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A bill before the Federal Parliament is threatening to take away the special status of charities as exempt from the Do Not Call Register.

A Senate Committee is looking into a proposal by independent Senator Stirling Griff to amend the Do Not Call Register Act 2006, creating a new category for calls from charities. If adopted, the bill would jeopardise the future of the telephone as a fundraising channel.

In a submission to the committee, Fundraising Institute Australia (FIA) has warned that $600 million in tele-fundraising donations is at risk.

The telephone plays a critical role in supporting regular giving. Planned giving delivers six times more donations than spontaneous giving. Taking away the telephone would have a significant knock-on effect across all fundraising channels.

When the Do Not Call Register was created in 2006, the government of the day granted an exemption to charities because they serve a public purpose. FIA believes the policy arguments for the exemption remain as valid now as they were 14 years ago.

The exemption is aimed at ensuring that charities are appropriately able to continue to raise funds to support their work.

In a speech calling for charities to be brought under the Do Not Call scheme, Senator Griff said, “Older Australians are the prey that some charities cherish.”

In response, FIA pointed out that fundraising complaints to the Australian Communications and Media Authority represent a very small (and declining) percentage of the total. In 2017/2018, just 1.2% of complaints to the Do Not Call Register were about charity calls and in 2018/2019, the figure was only 0.8%.

FIA’s Code prohibits fundraisers from targeting vulnerable donors. In 2017 a new ‘donor care’ provision was introduced to the Code to protect vulnerable people, along with training for members, and compliance monitoring and reporting through an independent Code Authority.

As part of their contract, charities and their agencies agree to the best approach to managing calling preferences. Most agencies have their own in-house preference lists, so anyone informing them that they do not wish to receive calls is flagged accordingly.

The simple fact is that the vast majority of donors would not give if they were never asked. Charities readily acknowledge that, for some people, being asked to give can be previously supported that charity.

This is why telephone fundraising tends to be used to reactivate past donors, rather than for cold calling, or to follow up people who have given some indication by their behaviour or actions that they would be willing to consider donating to the cause.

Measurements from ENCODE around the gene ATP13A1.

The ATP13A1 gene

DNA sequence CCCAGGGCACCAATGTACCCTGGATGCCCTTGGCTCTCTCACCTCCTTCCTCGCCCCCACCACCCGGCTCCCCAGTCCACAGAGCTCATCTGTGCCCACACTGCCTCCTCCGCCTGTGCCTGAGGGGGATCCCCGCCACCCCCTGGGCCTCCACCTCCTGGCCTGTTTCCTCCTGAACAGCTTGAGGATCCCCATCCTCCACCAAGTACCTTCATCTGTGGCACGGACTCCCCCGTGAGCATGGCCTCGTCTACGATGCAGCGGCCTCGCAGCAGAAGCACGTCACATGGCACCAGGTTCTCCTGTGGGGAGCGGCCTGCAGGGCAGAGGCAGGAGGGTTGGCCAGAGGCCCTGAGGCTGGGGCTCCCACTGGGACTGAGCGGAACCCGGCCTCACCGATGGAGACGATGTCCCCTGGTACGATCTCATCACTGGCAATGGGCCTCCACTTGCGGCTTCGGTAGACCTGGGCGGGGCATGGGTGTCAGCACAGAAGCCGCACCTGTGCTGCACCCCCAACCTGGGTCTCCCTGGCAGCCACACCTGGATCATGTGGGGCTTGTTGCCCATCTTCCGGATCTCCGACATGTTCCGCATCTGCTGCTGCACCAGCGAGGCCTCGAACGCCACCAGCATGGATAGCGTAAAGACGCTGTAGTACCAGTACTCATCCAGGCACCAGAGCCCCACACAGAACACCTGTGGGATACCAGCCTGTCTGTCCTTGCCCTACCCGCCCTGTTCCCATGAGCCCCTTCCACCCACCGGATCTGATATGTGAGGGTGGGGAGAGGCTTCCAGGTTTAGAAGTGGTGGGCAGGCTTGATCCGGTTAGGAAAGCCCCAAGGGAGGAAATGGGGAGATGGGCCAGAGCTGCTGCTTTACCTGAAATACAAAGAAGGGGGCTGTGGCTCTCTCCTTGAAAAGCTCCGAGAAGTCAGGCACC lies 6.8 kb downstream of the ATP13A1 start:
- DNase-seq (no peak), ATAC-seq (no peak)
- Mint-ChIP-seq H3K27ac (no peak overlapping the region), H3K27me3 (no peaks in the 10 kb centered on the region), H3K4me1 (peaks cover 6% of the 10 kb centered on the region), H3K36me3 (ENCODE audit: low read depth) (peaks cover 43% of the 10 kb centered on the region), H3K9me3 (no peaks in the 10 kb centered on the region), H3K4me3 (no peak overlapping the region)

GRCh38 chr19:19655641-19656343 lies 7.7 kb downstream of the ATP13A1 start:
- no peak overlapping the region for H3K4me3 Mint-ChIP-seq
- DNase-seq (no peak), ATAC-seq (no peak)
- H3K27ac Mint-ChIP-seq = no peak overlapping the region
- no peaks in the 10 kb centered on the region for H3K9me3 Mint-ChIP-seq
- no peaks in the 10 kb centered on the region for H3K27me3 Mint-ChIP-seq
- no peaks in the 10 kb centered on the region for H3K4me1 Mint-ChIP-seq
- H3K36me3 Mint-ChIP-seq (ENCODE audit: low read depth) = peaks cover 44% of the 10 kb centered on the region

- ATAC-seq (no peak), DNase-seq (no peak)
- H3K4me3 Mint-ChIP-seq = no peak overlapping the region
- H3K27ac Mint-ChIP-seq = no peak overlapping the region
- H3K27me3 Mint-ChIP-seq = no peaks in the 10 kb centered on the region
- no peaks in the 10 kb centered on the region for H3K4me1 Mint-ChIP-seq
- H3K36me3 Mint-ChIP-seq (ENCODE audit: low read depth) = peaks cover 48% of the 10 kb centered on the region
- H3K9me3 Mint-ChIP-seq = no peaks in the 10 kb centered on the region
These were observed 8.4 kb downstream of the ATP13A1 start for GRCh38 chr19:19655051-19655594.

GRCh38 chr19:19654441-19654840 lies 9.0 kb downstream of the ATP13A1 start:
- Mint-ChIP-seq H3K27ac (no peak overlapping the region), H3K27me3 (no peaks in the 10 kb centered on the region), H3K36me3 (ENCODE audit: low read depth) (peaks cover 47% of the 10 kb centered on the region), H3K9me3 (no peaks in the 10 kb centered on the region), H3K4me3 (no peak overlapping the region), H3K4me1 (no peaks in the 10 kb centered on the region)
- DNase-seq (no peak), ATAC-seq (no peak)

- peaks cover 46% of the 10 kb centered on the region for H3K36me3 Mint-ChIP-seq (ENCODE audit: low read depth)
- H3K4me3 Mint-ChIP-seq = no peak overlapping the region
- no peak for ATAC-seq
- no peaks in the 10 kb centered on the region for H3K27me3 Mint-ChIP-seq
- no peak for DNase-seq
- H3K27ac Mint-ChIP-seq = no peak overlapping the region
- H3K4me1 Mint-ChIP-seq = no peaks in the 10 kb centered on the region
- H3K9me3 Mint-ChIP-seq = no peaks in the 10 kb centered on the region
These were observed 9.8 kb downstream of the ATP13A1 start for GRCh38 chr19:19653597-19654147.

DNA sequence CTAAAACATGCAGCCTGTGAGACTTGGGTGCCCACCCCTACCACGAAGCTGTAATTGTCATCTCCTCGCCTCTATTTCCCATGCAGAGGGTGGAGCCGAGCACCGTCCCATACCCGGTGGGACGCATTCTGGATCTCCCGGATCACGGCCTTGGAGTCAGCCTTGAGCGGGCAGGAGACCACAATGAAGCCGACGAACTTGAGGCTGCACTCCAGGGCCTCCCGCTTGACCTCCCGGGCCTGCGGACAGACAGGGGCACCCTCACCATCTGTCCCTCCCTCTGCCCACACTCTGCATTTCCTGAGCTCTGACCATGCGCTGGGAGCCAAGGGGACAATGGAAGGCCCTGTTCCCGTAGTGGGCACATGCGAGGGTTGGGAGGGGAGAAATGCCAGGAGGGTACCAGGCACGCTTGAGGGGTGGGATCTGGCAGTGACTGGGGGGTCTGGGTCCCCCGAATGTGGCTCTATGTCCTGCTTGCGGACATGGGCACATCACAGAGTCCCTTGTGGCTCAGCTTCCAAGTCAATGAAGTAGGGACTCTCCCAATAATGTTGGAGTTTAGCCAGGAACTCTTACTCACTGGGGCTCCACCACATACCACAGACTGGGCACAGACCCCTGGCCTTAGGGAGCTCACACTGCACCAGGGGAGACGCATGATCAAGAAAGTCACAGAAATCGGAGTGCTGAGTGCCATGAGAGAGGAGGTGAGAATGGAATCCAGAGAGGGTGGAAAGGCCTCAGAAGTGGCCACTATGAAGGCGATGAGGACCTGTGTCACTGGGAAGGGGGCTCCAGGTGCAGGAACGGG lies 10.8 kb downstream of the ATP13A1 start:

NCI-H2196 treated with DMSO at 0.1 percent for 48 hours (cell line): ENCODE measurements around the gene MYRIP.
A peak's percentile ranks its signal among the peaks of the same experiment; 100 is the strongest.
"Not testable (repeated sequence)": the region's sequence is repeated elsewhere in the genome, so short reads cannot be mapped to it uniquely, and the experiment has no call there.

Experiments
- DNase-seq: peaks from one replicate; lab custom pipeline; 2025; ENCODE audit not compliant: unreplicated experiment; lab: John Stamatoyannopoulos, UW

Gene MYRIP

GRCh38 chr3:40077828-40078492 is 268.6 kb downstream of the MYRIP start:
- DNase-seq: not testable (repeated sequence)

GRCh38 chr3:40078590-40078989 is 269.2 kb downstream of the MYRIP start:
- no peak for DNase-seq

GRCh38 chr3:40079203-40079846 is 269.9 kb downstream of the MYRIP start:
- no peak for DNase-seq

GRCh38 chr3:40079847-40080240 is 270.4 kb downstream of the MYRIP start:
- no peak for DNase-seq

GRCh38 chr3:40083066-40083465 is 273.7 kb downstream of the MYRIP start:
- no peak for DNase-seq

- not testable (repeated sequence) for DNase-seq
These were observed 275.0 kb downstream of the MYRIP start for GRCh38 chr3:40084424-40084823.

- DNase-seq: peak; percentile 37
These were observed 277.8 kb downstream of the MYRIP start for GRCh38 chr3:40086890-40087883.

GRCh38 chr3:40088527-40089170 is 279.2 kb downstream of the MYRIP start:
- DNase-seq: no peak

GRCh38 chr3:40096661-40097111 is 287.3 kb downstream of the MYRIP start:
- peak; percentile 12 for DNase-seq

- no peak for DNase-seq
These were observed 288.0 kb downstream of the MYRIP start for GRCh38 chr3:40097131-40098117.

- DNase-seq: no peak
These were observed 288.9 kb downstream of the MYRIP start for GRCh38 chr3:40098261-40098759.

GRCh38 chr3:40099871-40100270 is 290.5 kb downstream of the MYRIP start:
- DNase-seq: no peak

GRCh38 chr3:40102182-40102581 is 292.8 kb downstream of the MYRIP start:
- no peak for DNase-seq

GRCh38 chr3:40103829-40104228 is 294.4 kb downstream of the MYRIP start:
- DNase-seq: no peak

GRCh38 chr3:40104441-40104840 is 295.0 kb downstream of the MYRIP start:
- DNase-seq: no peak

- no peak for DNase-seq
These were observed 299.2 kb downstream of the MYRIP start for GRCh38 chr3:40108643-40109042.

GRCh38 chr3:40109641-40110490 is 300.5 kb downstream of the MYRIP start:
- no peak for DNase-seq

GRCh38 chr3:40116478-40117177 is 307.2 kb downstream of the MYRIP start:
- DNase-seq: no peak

By creating a second-tier Do Not Call Register for charity calls, the bill would create yet another layer of bureaucracy, especially burdensome for smaller charities, and draw many thousands of previously exempt charities into the register regime with all the cost and administrative burden that entails.

We believe it will be the first step towards an outright ban on charitable tele-fundraising and eliminate the possibility of ever reactivating thousands of past donors, costing the sector many millions in lost donations annually.

The changes would have the greatest impact on smaller charities that rely on telephone solicitation made possible by the Do Not Call Register charity exemption.

The cost of the register subscription is prohibitive for most medium to smaller charities, with fees ranging Fundraisers are not asking for a hand-out or a hand-up from government, only that their hands not be tied by still more regulation that would bind charities in new ways and virtually eliminate the phone as an effective communications channel.

FIA has recommended that in view of the significant reduction in complaints about charity calling due to: effective fundraising self-regulation; the continuing validity of the public interest exemption; the risk of additional compliance costs and the administrative burden, particularly for smaller charities; and loss of income to charities due to an inability to contact donors by telephone, that the Senate Committee reject the proposed amendments to the Do Not Call Register charity exemption.

The Senate Committee is expected to make its report by 17 April. No dates for hearings have yet been announced.

“In 2017/2018, just 1.2% of complaints to the Do Not Call Register were about charity calls and in 2018/2019, the figure was only 0.8%.”

Katherine Raskob
Katherine is the CEO of Fundraising Institute Australia. Previously she was Director of Communications & Customer Experience at the Australian Alliance for Data Leadership and Head of Group Marketing at SBS. Katherine is also on the board of directors of Girl Guides Australia.

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